Standard Normal Distribution to Normal Distribution

Given function f() which returns a random value from a standard normal distribution, is it possible to define a function g(mu, sigma) which returns a random value from a normal distribution with a mean of mu and a standard deviation of sigma?

This is a real-life question from work that I converted to a math queston.

Let $X\sim N(0,1)$ then $\sigma X+\mu\sim N(\mu,\sigma^2)$. In other words, multiply your observed value by sigma then add the mean.

• Thanks! I remember seeing this back in high school. Is there mathematical proof on the web that I can read for fun? Sep 29, 2013 at 0:23

In this particular case, the proof is very easy:

The pdf of a standard normal r.v. is

$$f_X(x) = \frac {1}{\sqrt {2\pi}} e^{-\frac 12 x^2}$$

We examine the random variable $Y = h(X) =\sigma X+\mu \Rightarrow X = h^{-1}(Y) = \frac {Y-\mu}{\sigma}$. Then by the change-of-variable formula we have that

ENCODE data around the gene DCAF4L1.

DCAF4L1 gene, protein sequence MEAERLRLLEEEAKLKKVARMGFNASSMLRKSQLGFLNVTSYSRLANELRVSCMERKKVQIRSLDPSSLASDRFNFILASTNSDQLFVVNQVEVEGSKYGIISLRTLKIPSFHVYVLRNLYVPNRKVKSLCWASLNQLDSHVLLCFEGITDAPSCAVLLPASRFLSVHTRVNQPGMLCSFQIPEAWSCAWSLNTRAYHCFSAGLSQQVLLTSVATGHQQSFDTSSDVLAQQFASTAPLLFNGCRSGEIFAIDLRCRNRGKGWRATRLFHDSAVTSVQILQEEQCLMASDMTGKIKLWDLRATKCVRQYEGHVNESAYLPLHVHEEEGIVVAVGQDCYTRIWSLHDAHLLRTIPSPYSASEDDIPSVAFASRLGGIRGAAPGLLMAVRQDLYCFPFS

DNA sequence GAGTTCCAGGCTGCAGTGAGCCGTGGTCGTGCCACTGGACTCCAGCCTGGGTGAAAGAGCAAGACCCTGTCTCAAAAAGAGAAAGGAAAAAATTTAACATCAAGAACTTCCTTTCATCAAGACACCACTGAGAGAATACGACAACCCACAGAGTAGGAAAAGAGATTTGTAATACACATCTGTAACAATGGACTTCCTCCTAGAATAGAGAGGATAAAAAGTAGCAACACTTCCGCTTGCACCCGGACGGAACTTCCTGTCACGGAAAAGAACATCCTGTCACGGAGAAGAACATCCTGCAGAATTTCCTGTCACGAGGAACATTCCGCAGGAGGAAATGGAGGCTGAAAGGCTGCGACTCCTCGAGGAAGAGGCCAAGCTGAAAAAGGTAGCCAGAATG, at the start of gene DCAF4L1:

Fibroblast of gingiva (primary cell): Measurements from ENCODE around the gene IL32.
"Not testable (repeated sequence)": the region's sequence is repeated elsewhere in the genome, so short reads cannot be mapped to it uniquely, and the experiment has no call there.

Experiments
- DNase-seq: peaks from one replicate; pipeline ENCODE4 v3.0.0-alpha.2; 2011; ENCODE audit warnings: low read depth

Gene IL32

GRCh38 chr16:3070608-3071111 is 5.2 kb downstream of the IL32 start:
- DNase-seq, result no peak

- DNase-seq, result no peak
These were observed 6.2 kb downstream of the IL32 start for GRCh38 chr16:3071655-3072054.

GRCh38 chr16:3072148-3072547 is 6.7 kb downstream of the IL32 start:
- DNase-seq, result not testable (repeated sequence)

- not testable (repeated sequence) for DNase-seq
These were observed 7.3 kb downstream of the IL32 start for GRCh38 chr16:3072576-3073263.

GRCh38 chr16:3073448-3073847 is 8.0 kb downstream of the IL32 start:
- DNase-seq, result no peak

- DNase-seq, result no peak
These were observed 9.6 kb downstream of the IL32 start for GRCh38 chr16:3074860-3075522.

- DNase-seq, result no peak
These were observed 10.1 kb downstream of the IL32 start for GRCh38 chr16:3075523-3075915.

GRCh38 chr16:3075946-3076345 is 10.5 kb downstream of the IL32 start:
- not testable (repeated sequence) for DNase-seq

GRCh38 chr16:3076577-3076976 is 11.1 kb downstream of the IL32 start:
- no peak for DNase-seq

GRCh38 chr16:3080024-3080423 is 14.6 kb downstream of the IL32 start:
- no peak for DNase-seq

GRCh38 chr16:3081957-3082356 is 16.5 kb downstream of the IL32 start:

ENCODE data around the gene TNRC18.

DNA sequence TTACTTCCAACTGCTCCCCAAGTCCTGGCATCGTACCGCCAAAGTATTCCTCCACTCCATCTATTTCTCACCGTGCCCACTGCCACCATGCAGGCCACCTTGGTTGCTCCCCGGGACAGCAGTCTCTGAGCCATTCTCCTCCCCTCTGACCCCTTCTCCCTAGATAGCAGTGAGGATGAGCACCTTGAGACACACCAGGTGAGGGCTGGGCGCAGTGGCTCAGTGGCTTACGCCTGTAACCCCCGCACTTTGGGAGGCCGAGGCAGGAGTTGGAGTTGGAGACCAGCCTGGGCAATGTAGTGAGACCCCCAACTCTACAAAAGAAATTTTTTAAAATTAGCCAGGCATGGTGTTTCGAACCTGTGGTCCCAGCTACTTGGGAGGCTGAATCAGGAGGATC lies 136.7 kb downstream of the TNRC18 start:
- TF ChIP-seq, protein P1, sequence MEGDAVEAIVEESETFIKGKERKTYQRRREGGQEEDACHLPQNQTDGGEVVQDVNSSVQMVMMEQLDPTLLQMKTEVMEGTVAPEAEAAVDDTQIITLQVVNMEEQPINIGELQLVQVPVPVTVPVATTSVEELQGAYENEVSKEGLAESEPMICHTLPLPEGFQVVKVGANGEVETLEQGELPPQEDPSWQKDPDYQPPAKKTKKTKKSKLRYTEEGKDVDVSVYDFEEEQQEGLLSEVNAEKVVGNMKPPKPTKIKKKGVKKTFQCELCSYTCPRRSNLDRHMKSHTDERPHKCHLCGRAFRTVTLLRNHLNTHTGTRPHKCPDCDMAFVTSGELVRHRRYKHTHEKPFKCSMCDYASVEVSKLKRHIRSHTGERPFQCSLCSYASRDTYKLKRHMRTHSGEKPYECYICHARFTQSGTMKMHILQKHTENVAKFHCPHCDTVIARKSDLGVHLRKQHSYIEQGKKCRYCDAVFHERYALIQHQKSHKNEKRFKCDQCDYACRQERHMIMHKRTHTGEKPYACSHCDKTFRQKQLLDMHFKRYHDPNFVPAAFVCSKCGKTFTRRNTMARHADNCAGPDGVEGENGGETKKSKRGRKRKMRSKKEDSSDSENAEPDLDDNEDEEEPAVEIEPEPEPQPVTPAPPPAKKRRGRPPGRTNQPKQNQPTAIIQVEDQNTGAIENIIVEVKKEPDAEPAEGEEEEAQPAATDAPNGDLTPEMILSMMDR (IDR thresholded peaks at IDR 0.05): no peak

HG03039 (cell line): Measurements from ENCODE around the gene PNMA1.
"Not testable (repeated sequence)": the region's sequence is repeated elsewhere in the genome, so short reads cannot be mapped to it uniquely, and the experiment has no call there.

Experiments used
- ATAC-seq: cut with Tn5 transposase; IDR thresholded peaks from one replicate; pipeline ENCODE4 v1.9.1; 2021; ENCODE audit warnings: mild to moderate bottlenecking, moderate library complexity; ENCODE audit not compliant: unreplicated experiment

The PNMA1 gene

$$f_Y(y)= \left|\frac {\partial X} {\partial Y}\right|f_X(h^{-1}(y))$$

We have $$\left|\frac {\partial X} {\partial Y}\right| = \frac {1}{\sigma}$$ Substituting we obtain

$$f_Y(y)= \frac {1}{\sigma}f_X\left(\frac {y-\mu}{\sigma}\right) = \frac {1}{\sigma\sqrt {2\pi}} e^{-\frac 12 \left(\frac {y-\mu}{\sigma}\right)^2}$$

...which is the density of a $N(\mu,\sigma^2)$ random variable. Now all you have to do is read about the proof of the change-of-variable formula...